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seen Sep 13 at 6:28

Sep
13
comment Regarding Key Strength with DES and Blowfish
To be secure you would want to E1 E2 E1, so an additional layer of DES encryption with the first key after the Blowfish layer
Sep
10
comment Is it possible to generate a secure permutation F over 32-bit integers even if F(0) … F(n) is public knowledge?
Just increment the counter till you get something without the non alphanumeric characters. You still get 3.5 trillion out of the 4.4 trillion to use, vs the 1.1 trillion for 40-bit, while saving 1 byte in the URL. 40-bit does allow an 8-bit internal structure however, which allows better s-boxes
Sep
10
answered Which block cipher mode(s) is most appropriate in these applications?
Sep
6
comment Is it possible to generate a secure permutation F over 32-bit integers even if F(0) … F(n) is public knowledge?
To satisfy my curiosity I created the 42-bit cipher since I had some of the building blocks already created. It will encode to 7 chars just like an Imgur URL. How secure I do not know, but it is similar to the HIGHT cipher in structure.
Sep
6
comment Is secp256r1 more secure than secp256k1?
Take a look at this: eprint.iacr.org/2014/368
Sep
6
comment Shannon confusion and diffusion concept
In more modern terms, I believe we apply confusion to mean a nonlinear transformation, and diffusion to be a linear one. Substitutions can be linear and not apply confusion.
Sep
5
comment Using SHA-256 with different initial hash value
NMAC/HMAC literally just hashes the key first to create the initial value, instead of using the key directly, and does it with 2 different keys in a wrapped structure. The security proofs require the hash to be a secure PRF, which is not completely fulfilled in practice.
Sep
5
comment What is the most secure key expansion routine?
Use a hash function like Keccak?
Sep
5
comment Base64 for a hash algorithm
I know of no cryptographic hash algorithm ever made that uses Base64 in the hashing process
Sep
5
comment Using SHA-256 with different initial hash value
@StephenTouset the benefit would be essentially the same as HMAC/NMAC provides, which is to change that initial hash value using a key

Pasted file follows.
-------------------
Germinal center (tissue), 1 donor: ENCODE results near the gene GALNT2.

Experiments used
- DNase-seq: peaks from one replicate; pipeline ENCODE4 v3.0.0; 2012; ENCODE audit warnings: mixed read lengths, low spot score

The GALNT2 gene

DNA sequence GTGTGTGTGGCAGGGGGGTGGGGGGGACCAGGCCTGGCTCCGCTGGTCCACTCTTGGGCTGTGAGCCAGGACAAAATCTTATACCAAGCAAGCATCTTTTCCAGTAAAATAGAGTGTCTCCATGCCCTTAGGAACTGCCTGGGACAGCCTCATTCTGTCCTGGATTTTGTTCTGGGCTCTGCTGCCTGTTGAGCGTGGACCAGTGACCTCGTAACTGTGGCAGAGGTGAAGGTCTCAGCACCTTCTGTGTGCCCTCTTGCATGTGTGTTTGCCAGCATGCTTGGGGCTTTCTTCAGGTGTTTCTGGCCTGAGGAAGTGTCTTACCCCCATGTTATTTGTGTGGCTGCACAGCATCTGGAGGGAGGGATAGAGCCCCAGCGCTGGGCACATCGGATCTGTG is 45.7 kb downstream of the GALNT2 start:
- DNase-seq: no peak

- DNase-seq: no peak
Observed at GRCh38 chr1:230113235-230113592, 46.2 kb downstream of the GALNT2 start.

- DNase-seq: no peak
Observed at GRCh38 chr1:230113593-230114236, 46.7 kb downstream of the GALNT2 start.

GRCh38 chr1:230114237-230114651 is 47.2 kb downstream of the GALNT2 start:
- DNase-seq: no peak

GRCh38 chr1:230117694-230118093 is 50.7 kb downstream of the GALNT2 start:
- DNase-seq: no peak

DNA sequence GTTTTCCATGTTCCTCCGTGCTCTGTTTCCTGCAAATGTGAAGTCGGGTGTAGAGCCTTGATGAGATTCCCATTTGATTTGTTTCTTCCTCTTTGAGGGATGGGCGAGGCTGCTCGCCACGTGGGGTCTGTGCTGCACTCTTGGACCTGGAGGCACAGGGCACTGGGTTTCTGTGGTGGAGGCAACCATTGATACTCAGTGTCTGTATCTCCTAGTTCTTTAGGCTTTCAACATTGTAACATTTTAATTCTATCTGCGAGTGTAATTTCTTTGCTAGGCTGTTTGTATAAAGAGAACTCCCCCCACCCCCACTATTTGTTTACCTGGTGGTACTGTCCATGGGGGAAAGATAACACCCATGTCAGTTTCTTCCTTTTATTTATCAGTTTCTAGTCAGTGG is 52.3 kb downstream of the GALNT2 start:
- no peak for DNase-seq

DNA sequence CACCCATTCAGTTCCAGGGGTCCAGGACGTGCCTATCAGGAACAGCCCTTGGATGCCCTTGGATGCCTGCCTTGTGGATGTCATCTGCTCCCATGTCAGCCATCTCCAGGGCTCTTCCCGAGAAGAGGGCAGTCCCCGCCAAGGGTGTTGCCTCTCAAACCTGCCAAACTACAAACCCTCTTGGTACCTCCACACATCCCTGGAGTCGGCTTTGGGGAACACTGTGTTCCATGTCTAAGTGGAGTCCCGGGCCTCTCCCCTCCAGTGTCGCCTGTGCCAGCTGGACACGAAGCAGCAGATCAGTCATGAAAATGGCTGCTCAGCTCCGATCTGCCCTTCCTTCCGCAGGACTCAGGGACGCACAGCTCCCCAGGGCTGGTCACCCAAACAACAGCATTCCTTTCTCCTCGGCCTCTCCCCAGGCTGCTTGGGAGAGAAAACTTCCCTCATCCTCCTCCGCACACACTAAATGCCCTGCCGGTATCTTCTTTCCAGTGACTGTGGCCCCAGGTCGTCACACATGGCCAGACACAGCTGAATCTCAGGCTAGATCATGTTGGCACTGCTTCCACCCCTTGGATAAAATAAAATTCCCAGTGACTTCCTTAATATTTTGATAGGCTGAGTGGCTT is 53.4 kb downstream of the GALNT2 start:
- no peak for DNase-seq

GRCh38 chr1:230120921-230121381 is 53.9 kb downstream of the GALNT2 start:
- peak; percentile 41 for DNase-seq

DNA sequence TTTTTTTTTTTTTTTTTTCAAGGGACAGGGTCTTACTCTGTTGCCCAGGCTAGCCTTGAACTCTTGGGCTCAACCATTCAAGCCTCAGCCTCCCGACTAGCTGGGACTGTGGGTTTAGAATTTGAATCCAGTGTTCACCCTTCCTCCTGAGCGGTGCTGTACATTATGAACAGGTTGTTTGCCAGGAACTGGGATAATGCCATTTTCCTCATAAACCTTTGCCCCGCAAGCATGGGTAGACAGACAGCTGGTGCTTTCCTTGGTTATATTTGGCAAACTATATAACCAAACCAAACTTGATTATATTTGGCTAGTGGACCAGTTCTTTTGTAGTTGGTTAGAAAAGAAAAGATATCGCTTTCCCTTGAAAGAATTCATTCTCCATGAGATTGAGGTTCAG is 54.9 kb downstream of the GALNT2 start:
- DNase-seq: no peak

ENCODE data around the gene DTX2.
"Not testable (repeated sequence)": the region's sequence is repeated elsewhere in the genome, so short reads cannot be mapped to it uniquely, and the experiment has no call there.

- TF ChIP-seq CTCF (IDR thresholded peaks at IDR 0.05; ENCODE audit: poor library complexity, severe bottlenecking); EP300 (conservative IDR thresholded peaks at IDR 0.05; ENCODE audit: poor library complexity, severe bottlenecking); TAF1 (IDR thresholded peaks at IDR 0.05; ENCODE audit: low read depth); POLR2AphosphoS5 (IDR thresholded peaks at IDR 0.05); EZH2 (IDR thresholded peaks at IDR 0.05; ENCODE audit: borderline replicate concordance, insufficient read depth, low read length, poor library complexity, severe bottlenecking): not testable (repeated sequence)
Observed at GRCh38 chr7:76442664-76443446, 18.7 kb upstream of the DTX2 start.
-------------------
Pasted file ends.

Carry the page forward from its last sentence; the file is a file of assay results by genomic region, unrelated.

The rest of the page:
Sep
5
comment Is it possible to generate a secure permutation F over 32-bit integers even if F(0) … F(n) is public knowledge?
If you use a 36-bit permutation you can encode to 6 6-bit characters, which will fill the character domain much better, seeing as a 32-bit permutation will still require the same. A 42-bit one will allow a 7-bit internal structure and encode to 7 characters.
Sep
4
comment Is using SHA256 to extract entropy from a p-rand nonce a good way to create keying material?
I would personally do 119 bytes, that fills the 2nd block to capacity
Sep
4
comment Change Salt when Changing Password?
A rainbow table may also be made to target one specific high value target account, especially if the attacker knows the salt doesnt change...
Sep
4
answered Change Salt when Changing Password?
Sep
4
comment Statistical tests for pseudorandom permutations
I did something similar recently, a cipher with a 5-bit domain. I used a monte carlo like test, encrypting the prior ciphertext a billion times to see if it gets stuck in a cycle
Sep
3
comment Are SSL/TLS used for maintaining data confidentiality?
The channel is the data, could you be more specific? I cannot speak for SSL, just the current iteration of TLS.
Sep
3
answered Are SSL/TLS used for maintaining data confidentiality?
Sep
2
comment Is SHA related to AES or TLS in any way
If the HMAC diagrams do not make sense, you will need to gain a better understanding of how MD type hash functions work. Try reading the pseudocode
Sep
2
comment Is SHA related to AES or TLS in any way
"in what way different in TLS?" TLS uses different keys for client and server encryption and MAC, and this is generated from the shared secret. TLS specifies a PRF which makes use of HMAC and a seed to generate arbitrary data lengths, similar to a hash based KDF. Authenticated encryption modes only need 1 key per party.
Sep
2
comment Is SHA related to AES or TLS in any way
"The key used in HMAC is appended into the message". That is not quite how HMAC works. HMAC uses a hash algorithm internally, and the key changes the initial value of the hash, twice. This requires the key to be extended to the block size.